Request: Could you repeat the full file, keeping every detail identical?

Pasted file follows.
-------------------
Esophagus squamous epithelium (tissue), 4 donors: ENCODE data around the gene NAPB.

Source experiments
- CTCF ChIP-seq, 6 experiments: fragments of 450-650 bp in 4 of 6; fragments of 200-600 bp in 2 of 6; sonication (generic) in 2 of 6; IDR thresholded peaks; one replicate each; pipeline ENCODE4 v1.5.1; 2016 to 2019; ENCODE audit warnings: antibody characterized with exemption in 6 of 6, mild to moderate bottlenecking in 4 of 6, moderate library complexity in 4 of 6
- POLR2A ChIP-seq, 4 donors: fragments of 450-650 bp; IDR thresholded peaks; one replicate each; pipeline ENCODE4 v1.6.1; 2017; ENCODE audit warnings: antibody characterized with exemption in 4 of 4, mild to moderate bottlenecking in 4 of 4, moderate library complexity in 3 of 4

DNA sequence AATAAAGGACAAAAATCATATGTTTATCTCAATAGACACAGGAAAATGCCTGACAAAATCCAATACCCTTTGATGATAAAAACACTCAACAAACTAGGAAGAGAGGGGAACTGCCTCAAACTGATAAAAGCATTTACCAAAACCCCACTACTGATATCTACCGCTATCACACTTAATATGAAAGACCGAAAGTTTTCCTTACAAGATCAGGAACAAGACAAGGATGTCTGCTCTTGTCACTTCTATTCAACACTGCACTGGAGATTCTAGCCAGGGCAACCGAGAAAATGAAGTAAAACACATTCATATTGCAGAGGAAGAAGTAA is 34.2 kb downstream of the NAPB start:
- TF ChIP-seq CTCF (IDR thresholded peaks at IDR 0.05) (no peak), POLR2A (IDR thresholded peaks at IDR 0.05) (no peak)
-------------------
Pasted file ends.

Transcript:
Esophagus squamous epithelium (tissue), 4 donors: ENCODE data around the gene NAPB.

Source experiments
- CTCF ChIP-seq, 6 experiments: fragments of 450-650 bp in 4 of 6; fragments of 200-600 bp in 2 of 6; sonication (generic) in 2 of 6; IDR thresholded peaks; one replicate each; pipeline ENCODE4 v1.5.1; 2016 to 2019; ENCODE audit warnings: antibody characterized with exemption in 6 of 6, mild to moderate bottlenecking in 4 of 6, moderate library complexity in 4 of 6
- POLR2A ChIP-seq, 4 donors: fragments of 450-650 bp; IDR thresholded peaks; one replicate each; pipeline ENCODE4 v1.6.1; 2017; ENCODE audit warnings: antibody characterized with exemption in 4 of 4, mild to moderate bottlenecking in 4 of 4, moderate library complexity in 3 of 4

DNA sequence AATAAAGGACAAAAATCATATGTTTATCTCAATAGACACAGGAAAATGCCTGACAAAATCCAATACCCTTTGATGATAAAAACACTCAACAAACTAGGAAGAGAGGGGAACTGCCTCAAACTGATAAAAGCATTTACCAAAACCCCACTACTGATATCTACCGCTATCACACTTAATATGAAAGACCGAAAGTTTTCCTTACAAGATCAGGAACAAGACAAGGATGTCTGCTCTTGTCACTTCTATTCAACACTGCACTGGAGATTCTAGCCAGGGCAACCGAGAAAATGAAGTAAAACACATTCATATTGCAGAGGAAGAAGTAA is 34.2 kb downstream of the NAPB start:
- TF ChIP-seq CTCF (IDR thresholded peaks at IDR 0.05) (no peak), POLR2A (IDR thresholded peaks at IDR 0.05) (no peak)